Packing is not exactly what most people would consider a fun activity: neither is unpacking. Putting things away may signal the end of an arduous process, but that still doesn’t make it any easier.
Renting a Lone Star Self-Storage unit could be just the tool you need to help eliminate hazards that you may not notice but that could severely injure the small children in your life.
Graduation season will soon be here. If you’re student who’s thinking about getting an apartment to start out and you’ve never rented a place on your own, this will be an exciting time for you. It’s also one that’s guaranteed to be full of headaches, though, especially when it comes to dealing with all the paperwork that goes along with renting – the rental agreement.
You’ve talked to representatives from your moving company and they told you that they can offer you storage services. Better still, those services can be bundled together with your moving costs. It seems like a good deal, but is it really?
Take apart all pieces of wooden furniture that allow for disassembly. Then clean and wax each piece so as to provide extra moisture in the storage unit. Store any screws, nuts and/or bolts in clearly labeled containers. Be sure to put all wood furnishings away from the storage unit door in case of rain seepage. If the items are especially valuable, cover them with padded blankets. Avoid stacking too many items on wood surfaces even if they are covered.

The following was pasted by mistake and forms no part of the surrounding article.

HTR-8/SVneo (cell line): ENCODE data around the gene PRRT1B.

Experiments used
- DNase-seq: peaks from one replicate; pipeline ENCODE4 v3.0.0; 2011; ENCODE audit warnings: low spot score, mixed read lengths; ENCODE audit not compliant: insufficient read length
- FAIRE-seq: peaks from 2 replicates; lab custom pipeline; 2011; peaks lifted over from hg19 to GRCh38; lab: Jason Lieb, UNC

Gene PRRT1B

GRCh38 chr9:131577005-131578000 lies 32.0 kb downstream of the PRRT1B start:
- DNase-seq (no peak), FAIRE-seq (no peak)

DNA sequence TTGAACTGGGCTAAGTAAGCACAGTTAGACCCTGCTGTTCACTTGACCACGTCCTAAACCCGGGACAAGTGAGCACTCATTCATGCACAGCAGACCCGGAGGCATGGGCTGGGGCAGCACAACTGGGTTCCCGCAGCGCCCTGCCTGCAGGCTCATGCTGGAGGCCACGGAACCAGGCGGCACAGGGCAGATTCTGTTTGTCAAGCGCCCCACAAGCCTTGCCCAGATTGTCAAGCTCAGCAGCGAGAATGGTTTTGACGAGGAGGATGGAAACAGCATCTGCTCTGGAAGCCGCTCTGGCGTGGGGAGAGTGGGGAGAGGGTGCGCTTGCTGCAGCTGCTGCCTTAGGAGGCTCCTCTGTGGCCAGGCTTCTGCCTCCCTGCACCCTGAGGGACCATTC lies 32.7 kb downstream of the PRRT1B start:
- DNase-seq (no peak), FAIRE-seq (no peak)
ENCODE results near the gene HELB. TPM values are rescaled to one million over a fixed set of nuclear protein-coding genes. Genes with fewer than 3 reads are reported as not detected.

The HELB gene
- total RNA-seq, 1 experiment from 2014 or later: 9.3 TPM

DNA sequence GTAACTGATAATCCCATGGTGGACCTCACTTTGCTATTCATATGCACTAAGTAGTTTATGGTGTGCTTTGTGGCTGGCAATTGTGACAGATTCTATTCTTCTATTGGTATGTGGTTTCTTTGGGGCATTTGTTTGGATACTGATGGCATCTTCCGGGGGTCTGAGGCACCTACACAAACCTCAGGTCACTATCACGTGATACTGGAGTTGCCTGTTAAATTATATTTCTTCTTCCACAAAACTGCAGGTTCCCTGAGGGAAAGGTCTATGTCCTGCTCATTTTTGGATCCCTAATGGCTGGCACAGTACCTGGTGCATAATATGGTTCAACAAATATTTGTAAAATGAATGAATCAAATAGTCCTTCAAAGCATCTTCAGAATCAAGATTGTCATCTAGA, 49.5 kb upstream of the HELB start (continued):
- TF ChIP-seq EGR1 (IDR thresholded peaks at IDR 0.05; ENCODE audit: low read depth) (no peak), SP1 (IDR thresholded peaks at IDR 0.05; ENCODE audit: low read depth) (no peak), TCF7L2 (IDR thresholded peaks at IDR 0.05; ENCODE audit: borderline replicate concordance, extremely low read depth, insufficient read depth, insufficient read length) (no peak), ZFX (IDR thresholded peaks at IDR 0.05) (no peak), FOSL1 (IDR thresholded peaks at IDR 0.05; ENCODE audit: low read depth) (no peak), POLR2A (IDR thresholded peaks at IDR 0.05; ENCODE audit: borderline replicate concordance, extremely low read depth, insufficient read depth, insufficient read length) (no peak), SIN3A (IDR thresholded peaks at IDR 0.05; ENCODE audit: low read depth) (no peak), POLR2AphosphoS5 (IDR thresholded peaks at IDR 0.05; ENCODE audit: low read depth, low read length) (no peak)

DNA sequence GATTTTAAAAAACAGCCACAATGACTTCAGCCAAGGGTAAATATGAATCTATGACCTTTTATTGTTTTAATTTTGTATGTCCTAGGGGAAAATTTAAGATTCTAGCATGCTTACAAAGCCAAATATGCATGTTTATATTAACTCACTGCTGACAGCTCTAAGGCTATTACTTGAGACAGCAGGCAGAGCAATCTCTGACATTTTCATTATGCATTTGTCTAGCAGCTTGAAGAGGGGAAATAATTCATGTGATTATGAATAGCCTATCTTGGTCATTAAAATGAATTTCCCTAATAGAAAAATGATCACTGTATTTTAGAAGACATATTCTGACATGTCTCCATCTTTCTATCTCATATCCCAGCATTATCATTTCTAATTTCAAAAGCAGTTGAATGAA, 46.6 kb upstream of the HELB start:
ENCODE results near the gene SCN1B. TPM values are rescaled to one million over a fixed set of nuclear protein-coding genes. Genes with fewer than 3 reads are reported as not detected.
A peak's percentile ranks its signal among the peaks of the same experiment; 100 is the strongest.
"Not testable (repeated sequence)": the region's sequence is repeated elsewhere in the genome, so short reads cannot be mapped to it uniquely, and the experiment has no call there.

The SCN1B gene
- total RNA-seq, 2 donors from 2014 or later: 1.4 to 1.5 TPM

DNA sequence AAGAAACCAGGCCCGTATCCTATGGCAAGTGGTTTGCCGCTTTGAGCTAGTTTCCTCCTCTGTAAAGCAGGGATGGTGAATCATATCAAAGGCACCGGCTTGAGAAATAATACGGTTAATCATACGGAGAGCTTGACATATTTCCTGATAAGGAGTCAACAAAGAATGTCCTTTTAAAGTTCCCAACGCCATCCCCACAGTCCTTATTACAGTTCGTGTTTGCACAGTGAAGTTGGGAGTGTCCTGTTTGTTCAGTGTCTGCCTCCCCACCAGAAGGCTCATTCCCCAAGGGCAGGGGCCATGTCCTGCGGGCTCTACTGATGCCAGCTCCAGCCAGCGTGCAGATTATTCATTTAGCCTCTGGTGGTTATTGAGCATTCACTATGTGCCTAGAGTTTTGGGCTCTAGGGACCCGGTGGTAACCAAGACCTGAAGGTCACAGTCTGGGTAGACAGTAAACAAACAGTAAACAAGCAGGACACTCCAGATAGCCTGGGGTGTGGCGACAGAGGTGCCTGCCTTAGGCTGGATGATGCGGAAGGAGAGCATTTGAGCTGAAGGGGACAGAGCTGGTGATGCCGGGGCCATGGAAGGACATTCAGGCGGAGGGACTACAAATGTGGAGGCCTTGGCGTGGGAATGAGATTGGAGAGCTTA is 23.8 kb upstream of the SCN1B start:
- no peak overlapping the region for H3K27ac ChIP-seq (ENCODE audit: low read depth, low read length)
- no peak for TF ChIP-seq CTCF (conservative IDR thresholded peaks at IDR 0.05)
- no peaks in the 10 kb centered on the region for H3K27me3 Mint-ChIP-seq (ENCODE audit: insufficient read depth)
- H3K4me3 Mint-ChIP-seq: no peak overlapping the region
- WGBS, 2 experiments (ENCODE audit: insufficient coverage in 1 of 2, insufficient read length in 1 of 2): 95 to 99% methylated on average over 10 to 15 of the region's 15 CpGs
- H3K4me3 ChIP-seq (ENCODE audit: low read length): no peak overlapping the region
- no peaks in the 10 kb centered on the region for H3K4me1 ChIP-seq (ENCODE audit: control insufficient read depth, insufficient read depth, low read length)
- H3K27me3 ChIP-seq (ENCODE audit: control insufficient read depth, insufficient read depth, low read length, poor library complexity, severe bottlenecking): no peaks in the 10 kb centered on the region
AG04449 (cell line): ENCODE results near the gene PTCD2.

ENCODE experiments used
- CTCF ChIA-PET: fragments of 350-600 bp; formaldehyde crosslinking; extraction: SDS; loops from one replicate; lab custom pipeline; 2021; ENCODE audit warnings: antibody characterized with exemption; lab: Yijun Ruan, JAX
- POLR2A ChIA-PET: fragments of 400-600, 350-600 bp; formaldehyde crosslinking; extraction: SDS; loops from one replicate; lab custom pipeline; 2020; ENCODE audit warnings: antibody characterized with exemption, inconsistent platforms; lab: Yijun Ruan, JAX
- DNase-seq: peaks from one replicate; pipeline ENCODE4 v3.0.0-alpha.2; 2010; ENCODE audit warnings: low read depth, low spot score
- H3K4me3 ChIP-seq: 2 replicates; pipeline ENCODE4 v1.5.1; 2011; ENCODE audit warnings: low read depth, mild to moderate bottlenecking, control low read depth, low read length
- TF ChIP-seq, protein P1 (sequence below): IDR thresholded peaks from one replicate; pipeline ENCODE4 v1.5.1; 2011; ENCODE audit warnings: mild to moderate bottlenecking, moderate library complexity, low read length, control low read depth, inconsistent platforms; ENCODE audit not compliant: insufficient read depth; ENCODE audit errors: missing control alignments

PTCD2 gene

Every move that you make impacts the environment. All of your belongings go into boxes that probably contain some form of insulation. When you unpack, those boxes and all that insulation eventually find their way into the trash. Then there’s the gas that gets used in the vehicle that actually transports your items.
Are you a high school or college senior getting ready to move out on your own for the first time? You’ll definitely be in for an exciting ride. But with your new-found freedom will come responsibilities.
You’ve decided that you want to move in with a roommate to save on rent and other bills. But before you make a commitment, there are a number of things you need to know about any person you might decide to move in with. After all, your choice will determine how happy–or not–you’ll be in your new house or apartment.
Moving can be an exciting adventure but also a giant headache. While you may be looking forward to the changes, organizing your belongings efficiently and trying to figure out where everything will go can be quite overwhelming.
Imagine this: you’re in the middle of the moving process and have nowhere to keep your belongings. Or you are moving into a house with less space than you had before. What do you do?